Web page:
The Administration menu is only visible to users having the 'admin' role. Other users only see the General menu. Click on the 'Roles' element and 'New role'. You just need to give a role name, just type 'loanmanager' here to create our manager role. Then click 'Create'. When this is done, you will have to create a group of users. Just name it as you like, it doesn't matter, but attribute it the 'loanmanager' role. Finally create a new user by giving it a login and password (like 'petesmith' and 'pass') and select the group you just create for the user. That's it!
Agila BPEL user structures uses the notion of groups and roles. Groups are made to reflect your organizational structure and hierarchy, it usually match people titles. But as to what people exactly do, this is handled by roles. Now your company may have its own way to cope with users, groups and roles so your own component can be plugged in instead of using Agila BPEL one.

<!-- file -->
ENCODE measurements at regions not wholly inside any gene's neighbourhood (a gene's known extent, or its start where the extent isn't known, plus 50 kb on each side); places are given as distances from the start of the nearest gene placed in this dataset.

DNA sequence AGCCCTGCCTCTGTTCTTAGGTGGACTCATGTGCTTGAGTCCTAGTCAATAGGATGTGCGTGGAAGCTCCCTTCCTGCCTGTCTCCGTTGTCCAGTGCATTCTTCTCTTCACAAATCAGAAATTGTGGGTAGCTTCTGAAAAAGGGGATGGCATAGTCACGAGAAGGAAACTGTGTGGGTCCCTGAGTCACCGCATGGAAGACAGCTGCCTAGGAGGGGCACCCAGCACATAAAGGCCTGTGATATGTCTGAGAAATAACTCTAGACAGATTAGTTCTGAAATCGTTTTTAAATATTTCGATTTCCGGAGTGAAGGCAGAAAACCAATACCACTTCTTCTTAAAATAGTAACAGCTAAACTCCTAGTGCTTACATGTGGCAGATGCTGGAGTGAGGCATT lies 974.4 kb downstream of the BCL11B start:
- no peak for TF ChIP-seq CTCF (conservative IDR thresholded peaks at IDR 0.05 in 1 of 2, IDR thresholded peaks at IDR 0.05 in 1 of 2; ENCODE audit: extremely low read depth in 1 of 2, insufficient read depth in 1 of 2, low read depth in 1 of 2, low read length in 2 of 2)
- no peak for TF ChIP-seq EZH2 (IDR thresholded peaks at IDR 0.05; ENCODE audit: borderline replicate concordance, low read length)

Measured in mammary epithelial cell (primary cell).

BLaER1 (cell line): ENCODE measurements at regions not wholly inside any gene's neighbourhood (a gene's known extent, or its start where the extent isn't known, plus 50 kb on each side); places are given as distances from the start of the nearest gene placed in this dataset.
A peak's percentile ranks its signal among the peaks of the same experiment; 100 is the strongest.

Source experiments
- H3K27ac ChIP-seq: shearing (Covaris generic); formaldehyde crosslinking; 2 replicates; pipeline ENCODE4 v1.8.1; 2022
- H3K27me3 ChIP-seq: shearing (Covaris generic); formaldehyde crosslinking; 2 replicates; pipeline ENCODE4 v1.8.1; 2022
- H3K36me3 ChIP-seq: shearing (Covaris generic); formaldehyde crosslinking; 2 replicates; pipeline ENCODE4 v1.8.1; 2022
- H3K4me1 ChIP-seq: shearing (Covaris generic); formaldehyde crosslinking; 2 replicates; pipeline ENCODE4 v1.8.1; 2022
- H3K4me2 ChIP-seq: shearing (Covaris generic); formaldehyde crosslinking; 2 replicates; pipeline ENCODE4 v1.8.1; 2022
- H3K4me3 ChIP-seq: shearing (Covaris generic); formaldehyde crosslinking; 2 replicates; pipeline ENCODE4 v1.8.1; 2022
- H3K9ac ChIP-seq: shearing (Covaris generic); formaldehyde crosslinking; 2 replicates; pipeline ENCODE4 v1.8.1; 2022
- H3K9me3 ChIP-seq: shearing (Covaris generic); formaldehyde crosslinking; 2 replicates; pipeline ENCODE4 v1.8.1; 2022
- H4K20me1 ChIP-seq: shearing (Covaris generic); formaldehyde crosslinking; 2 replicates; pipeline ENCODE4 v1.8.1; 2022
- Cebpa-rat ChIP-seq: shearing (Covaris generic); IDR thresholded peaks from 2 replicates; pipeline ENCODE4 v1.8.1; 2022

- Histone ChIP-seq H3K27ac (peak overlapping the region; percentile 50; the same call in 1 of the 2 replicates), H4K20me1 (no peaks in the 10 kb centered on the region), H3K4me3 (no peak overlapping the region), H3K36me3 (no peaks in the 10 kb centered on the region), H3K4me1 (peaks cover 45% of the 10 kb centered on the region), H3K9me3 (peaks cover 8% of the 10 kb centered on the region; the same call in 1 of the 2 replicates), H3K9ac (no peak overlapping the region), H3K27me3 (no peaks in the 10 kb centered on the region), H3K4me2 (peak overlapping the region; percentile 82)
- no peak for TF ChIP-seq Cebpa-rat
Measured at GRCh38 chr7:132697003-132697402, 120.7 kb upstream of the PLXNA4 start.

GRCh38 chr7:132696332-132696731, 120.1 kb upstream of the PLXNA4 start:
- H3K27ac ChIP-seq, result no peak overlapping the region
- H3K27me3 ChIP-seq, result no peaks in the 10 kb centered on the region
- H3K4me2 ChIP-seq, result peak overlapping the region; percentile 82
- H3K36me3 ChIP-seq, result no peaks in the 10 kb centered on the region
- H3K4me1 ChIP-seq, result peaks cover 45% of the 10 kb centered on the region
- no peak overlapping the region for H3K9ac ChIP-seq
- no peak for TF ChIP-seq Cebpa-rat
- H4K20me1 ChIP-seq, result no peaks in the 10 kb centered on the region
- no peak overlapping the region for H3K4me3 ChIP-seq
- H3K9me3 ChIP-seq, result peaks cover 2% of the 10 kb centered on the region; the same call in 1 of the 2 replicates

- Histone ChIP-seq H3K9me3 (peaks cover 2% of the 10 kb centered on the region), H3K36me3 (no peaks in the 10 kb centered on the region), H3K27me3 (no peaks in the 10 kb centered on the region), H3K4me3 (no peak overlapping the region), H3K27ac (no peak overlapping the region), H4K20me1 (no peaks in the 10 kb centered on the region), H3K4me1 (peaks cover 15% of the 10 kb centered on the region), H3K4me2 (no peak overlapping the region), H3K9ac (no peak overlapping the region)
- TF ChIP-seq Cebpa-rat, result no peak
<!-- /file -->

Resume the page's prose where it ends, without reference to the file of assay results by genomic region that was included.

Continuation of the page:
Deploying the process description
Then you have to deploy the demonstration process in Agila BPEL engine so the process can start being executed.
Choose the deployer item in the menu. There is a list of already deployed processes, WSDL documents and resources (empty when you use Agila BPEL for the first time) and an area to deploy new documents. Get the loan approval process web services definition and process description files, they are available in Agila BPEL distribution in AGILA_BPEL_HOME/samples/exemple1 or online for the process description and for web services definitions. Select and submit the BPEL and the WSDL documents one after another (uncheck the validate checkbox). The loan approval process should appear in the 'Already deployed processes' list and you can have a look at deployed definitions by following the hyperlinks.
Agila BPEL lets you deploy general resources (basically XML schema definitions), WSDL documents and WS-BPEL documents separately. The idea here is to be able to reuse elements defined in other documents from their namespace. Just note that right now WSDL imports won't work so you will still have to build your WSDL document by aggregating services definitions but this feature should come shortly.